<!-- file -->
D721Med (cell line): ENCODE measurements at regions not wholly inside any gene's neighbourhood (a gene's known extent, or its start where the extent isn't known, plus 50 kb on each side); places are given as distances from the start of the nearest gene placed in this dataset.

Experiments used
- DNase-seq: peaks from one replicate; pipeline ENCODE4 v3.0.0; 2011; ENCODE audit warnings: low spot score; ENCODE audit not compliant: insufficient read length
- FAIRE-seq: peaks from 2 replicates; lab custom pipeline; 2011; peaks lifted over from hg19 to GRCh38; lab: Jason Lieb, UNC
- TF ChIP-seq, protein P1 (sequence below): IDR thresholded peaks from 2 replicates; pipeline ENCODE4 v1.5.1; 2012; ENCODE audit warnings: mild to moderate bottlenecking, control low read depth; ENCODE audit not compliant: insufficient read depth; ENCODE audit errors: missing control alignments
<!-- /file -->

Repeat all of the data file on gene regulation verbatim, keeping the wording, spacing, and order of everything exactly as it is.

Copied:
D721Med (cell line): ENCODE measurements at regions not wholly inside any gene's neighbourhood (a gene's known extent, or its start where the extent isn't known, plus 50 kb on each side); places are given as distances from the start of the nearest gene placed in this dataset.

Experiments used
- DNase-seq: peaks from one replicate; pipeline ENCODE4 v3.0.0; 2011; ENCODE audit warnings: low spot score; ENCODE audit not compliant: insufficient read length
- FAIRE-seq: peaks from 2 replicates; lab custom pipeline; 2011; peaks lifted over from hg19 to GRCh38; lab: Jason Lieb, UNC
- TF ChIP-seq, protein P1 (sequence below): IDR thresholded peaks from 2 replicates; pipeline ENCODE4 v1.5.1; 2012; ENCODE audit warnings: mild to moderate bottlenecking, control low read depth; ENCODE audit not compliant: insufficient read depth; ENCODE audit errors: missing control alignments